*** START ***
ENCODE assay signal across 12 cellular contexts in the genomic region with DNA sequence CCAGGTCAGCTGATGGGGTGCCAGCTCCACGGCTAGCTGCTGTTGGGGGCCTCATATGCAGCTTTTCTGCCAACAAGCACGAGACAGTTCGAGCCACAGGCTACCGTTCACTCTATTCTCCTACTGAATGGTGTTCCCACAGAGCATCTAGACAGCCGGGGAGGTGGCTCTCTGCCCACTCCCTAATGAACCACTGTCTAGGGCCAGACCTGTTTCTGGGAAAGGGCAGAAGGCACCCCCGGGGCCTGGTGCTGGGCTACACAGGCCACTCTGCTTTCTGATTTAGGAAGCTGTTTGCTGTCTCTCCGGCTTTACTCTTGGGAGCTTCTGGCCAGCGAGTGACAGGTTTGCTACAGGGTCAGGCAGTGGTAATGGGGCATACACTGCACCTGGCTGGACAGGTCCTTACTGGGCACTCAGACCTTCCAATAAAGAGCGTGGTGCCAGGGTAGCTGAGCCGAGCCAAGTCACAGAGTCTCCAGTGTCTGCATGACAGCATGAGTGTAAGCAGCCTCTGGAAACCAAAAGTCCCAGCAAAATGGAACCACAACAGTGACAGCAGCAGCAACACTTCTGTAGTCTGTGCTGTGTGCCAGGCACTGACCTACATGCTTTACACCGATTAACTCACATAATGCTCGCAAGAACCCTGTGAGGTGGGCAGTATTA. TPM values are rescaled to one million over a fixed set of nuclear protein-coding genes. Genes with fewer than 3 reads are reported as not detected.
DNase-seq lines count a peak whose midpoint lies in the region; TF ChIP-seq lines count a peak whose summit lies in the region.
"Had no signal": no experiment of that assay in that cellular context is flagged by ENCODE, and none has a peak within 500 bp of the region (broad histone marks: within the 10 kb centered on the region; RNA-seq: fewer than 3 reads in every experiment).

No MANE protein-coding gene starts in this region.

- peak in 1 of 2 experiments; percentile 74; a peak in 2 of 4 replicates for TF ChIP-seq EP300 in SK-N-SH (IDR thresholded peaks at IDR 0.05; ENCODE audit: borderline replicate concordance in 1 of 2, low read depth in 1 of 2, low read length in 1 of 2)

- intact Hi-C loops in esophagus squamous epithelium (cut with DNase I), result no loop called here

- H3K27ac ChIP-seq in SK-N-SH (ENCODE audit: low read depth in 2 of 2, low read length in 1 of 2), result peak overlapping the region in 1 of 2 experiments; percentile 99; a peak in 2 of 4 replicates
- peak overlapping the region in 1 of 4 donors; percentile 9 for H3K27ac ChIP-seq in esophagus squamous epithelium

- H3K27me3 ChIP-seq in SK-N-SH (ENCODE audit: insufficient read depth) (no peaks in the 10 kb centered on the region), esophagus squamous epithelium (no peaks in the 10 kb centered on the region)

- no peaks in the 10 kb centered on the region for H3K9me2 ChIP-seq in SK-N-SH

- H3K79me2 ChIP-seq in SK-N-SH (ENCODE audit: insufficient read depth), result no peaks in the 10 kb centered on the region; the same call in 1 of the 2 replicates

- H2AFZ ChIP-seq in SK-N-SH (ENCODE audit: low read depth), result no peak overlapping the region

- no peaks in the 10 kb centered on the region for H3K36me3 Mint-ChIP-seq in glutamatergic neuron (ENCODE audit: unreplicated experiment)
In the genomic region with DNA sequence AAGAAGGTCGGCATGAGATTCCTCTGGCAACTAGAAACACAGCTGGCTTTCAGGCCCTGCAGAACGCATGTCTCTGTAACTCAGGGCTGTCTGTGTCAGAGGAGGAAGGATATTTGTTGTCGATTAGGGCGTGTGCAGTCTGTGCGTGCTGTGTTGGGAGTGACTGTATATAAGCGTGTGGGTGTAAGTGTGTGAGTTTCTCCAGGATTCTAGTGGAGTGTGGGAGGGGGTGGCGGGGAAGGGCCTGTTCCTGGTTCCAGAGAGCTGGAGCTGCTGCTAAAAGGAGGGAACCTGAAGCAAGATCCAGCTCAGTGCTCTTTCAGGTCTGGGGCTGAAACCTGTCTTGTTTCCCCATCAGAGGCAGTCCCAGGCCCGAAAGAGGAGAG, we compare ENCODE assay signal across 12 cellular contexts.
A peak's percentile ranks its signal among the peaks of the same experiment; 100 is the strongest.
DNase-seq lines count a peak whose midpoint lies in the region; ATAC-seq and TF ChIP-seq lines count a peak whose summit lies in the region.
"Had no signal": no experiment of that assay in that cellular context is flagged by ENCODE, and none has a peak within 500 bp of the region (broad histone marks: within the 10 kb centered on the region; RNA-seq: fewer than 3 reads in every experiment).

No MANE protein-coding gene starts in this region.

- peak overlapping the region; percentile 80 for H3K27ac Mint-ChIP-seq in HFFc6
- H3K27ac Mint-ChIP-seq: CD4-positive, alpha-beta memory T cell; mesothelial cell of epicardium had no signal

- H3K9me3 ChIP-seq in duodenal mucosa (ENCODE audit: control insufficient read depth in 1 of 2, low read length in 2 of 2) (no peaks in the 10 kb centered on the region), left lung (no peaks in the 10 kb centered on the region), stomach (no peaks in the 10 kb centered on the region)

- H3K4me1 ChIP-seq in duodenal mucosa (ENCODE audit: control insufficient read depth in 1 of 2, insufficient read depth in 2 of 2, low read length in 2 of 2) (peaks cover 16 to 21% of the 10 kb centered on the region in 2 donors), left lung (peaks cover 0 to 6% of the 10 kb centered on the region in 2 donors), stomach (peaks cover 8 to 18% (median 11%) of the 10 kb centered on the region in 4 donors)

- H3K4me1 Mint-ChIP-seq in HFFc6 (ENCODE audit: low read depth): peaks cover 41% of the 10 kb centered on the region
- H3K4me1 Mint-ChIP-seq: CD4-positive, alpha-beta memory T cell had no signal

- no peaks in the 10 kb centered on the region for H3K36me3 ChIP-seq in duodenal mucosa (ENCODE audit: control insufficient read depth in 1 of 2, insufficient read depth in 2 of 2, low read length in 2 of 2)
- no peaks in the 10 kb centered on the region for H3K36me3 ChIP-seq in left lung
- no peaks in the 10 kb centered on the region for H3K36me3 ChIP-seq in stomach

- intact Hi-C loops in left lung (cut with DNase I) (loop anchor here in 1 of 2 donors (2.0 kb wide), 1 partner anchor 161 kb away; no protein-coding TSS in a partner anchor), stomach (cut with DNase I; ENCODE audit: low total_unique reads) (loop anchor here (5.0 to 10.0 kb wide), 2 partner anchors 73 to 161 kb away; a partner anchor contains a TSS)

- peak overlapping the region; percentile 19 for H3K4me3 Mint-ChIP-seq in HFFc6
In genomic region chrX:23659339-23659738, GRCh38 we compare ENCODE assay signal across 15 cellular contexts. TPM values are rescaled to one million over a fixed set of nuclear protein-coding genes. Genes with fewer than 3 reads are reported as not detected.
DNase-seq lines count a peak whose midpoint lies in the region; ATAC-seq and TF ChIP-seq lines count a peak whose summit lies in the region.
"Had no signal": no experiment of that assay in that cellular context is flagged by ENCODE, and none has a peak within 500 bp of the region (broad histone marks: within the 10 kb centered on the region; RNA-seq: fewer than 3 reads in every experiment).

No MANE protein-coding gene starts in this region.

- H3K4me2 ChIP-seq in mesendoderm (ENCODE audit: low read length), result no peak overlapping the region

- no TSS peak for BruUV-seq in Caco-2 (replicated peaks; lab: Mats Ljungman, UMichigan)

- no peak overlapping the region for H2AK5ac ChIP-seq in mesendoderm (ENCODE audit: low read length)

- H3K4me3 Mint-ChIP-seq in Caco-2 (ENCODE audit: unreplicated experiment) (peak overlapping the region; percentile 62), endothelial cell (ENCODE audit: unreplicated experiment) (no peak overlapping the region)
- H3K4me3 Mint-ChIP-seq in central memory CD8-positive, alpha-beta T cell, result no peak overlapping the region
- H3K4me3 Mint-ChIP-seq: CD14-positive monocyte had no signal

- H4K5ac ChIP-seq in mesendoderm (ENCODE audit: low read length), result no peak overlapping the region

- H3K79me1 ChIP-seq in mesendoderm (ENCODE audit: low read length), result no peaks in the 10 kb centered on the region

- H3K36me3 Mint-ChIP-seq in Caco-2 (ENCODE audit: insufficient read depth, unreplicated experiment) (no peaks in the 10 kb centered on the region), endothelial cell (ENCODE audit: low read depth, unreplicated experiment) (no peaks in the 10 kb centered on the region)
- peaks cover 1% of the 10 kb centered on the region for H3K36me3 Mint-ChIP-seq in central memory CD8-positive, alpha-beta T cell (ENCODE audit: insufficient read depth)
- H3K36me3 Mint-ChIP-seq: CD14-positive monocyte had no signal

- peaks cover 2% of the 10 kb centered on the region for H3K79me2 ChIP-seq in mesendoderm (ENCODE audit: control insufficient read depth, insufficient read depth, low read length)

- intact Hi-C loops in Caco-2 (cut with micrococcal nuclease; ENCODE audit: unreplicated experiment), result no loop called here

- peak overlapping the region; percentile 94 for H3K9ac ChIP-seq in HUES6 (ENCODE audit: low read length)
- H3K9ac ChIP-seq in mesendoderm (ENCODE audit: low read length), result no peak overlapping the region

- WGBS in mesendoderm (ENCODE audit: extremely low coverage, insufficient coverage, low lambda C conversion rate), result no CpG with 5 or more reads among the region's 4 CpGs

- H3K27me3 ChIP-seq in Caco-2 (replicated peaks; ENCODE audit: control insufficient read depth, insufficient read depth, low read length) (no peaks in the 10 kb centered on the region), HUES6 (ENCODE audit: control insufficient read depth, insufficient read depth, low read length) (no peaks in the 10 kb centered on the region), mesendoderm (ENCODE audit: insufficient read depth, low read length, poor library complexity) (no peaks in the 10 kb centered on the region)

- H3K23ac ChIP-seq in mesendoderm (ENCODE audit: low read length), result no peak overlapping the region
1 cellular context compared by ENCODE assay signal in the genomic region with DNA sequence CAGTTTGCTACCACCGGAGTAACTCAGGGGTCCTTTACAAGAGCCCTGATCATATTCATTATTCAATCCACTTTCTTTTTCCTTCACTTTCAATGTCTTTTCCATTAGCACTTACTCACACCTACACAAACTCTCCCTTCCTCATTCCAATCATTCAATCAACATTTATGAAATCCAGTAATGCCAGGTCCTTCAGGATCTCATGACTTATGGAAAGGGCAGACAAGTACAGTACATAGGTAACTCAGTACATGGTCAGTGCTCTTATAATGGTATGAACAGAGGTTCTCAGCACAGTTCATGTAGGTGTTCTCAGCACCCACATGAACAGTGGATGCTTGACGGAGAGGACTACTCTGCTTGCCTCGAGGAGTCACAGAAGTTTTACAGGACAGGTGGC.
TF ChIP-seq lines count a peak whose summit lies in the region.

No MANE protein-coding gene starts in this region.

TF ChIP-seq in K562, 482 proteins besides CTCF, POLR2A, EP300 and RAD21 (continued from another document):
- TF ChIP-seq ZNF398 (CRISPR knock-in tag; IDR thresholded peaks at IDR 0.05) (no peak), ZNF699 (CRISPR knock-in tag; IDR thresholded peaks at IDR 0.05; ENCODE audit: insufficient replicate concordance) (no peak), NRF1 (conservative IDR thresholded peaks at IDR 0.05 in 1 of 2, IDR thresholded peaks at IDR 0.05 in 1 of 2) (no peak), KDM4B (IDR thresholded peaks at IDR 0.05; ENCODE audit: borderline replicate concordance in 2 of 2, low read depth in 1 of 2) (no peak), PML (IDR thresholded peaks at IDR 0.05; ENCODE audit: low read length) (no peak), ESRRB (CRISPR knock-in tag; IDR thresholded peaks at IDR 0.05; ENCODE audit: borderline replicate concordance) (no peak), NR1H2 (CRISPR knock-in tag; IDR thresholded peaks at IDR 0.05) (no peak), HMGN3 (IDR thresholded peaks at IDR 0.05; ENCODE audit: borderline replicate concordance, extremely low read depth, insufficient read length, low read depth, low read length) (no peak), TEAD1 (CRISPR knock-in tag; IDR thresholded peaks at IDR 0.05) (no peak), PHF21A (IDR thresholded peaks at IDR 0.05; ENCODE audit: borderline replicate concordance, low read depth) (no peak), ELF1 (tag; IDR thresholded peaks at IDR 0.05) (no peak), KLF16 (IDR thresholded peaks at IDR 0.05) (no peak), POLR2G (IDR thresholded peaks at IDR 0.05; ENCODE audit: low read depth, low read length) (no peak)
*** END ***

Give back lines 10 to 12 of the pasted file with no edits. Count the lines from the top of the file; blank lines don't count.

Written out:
- no peaks in the 10 kb centered on the region for H3K9me2 ChIP-seq in SK-N-SH

- H3K79me2 ChIP-seq in SK-N-SH (ENCODE audit: insufficient read depth), result no peaks in the 10 kb centered on the region; the same call in 1 of the 2 replicates

- H2AFZ ChIP-seq in SK-N-SH (ENCODE audit: low read depth), result no peak overlapping the region